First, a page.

22 March 2015

Harry Potter and the Magic of Markets


It was the summer of 2005, and I was fourteen years old. The sixth Harry Potter book, Harry Potter and the Half-Blood Prince, was due to come out in just two days’ time, and my sister and I had not stopped arguing for a week.

The problem was simple. My mother, who was adamantly against all waste, refused to buy more than one copy for our household. Given that it would only take a maximum two weeks for my sister or me to read it, she was not going to waste money buying us a copy each. Which meant one of us was going to have to wait for the other one to finish it.

My sister and I had both made passionate speeches arguing as to why we should have first-reading rights. As the older sibling, I felt as though I was entitled to it. I was, after all, the first person in my family to discover Harry Potter at the age of eight, three years before my sister showed any interest at all. I was more of a die-hard fan than she was, and had queued at midnight for the fifth book two years earlier, while she hadn’t bothered getting out of bed. I also had a reading speed at least double that of hers – I could finish the new book in two days, whereas she could be reading it for weeks.

Of course, my sister didn’t see it like that. From her perspective, she had always had to get everything second-hand. I had been the first person to read the initial five books, and now it was her turn. She also made some half-hearted claims about how she would enjoy it more from reading it slowly, which made no sense to me.

My mother had almost given in and was on the verge of agreeing to buy us both copies after all, when my father stepped in with a solution: we were going to auction the book.

The rules were simple. He was going to start at £20, and count backwards pound by pound, in what I later learnt was a Dutch Auction style. At any point, my sister and I could shout ‘done!’, at which point we would have to pay the other one the sum for the reading rights. After that, no more arguments.

(Looking back, another solution would have been for us both to buy our individual copies. Strangely, that did not occur to either of us. I think we considered books to be something our parents bought for us, or maybe we just didn’t like the thought of one of us getting it for free while the other paid. I don’t know, kids are weird.)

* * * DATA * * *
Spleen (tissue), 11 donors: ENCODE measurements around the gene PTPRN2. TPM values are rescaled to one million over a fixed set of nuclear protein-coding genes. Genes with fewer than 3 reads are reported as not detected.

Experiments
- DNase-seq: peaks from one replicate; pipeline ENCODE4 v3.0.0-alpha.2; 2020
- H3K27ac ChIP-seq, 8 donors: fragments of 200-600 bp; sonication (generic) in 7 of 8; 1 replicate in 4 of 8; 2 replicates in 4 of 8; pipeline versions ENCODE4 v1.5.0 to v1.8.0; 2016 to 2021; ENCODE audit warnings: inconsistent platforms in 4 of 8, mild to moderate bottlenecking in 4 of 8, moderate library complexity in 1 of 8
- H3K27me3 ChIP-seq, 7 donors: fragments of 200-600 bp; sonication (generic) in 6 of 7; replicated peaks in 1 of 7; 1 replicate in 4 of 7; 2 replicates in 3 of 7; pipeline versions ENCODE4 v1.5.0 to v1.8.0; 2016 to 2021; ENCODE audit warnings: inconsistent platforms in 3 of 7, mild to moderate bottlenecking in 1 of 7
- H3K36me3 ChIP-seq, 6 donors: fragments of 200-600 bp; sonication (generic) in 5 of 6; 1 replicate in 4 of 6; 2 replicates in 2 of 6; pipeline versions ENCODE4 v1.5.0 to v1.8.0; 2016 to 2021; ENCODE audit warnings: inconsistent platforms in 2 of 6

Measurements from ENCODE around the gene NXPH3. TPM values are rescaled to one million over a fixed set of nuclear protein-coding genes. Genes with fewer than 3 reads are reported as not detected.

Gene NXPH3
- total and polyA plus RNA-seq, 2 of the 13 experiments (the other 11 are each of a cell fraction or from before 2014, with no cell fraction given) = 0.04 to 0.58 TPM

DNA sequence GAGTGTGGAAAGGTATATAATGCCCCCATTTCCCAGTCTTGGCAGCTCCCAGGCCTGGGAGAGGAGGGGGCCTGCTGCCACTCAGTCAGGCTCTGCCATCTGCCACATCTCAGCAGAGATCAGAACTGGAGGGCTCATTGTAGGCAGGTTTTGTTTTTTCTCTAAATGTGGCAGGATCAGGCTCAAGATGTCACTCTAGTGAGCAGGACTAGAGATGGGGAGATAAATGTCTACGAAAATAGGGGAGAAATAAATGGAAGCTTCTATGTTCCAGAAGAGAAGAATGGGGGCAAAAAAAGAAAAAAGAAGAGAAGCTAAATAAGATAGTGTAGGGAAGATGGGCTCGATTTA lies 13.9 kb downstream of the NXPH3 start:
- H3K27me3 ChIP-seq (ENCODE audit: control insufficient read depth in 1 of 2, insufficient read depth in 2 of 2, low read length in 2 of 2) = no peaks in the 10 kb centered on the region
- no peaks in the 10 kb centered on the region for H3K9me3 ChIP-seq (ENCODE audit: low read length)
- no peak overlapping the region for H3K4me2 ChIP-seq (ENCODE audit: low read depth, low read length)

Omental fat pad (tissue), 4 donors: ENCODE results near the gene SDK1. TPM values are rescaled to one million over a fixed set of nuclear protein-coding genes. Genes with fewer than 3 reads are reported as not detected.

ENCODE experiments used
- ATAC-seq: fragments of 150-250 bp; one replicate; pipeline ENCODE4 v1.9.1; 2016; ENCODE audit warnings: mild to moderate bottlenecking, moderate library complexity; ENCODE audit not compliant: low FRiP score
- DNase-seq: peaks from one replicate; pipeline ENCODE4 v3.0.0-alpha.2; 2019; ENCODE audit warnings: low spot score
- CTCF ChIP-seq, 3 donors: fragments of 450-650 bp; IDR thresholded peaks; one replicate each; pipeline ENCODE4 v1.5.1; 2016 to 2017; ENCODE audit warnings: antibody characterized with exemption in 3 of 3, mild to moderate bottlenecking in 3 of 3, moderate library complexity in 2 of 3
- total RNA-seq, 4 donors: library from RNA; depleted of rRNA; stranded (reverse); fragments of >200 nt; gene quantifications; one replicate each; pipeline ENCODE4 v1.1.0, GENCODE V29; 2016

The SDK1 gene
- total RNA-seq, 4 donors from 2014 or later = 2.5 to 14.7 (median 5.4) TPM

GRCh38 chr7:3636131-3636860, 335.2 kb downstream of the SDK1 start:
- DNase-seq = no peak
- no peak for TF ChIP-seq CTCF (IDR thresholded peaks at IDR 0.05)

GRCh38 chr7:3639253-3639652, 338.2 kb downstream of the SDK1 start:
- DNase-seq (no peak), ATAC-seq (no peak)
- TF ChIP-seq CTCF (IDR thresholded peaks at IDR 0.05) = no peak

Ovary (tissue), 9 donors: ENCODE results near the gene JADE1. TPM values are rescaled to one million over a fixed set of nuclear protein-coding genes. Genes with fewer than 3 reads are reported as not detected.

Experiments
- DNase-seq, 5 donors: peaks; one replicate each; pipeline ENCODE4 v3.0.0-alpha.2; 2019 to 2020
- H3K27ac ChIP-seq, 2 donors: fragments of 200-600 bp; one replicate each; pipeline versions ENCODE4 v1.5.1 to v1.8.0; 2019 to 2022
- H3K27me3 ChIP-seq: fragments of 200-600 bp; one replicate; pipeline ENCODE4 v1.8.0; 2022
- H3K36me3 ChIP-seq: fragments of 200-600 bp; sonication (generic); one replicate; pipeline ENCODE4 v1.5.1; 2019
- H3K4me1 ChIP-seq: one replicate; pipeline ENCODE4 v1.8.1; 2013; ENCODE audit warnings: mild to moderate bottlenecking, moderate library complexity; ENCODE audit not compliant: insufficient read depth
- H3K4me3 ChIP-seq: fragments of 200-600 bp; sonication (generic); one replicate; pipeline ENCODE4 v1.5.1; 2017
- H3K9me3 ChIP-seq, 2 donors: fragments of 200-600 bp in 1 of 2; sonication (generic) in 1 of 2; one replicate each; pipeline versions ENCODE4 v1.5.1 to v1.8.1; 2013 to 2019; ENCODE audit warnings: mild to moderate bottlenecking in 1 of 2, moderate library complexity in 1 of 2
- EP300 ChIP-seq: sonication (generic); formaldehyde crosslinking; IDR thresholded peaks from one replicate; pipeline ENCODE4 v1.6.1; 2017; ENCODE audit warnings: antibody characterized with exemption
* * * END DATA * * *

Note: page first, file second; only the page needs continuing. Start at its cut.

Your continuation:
He began, and we stared at each other across the table, trying to pre-empt when the other one would move. £20 was a month’s allowance, and no small amount. 15, 14, 13… the prices were getting more manageable now. 9, 8, 7… getting closer.

I buzzed in at £4, and relief flooded me. My sister looked confused, and for a moment I wondered whether she was going to argue. But no, she just couldn’t understand why I’d pay almost a week’s allowance just for a few days’ head-start. I, on the other hand, was surprised she didn’t realise what she’d given away.

The upshot was that my parents suddenly had two very happy daughters – one with £4 extra in her pocket, the other knowing she’d be able to find out what happened next to Harry as soon as possible. The price was perfect, because it was the price we’d simultaneously agreed on, even without realising it.

It was another five years before I learnt anything about markets or had even heard of supply and demand. I just thought of it as the perfect solution to a seemingly unsolvable problem. And even today, I’d find it difficult to come up with better way of teaching a child the most important tenet of economics: a thing is worth what someone is willing to pay for it.

Rachel Cunliffe is Deputy Editor of CapX.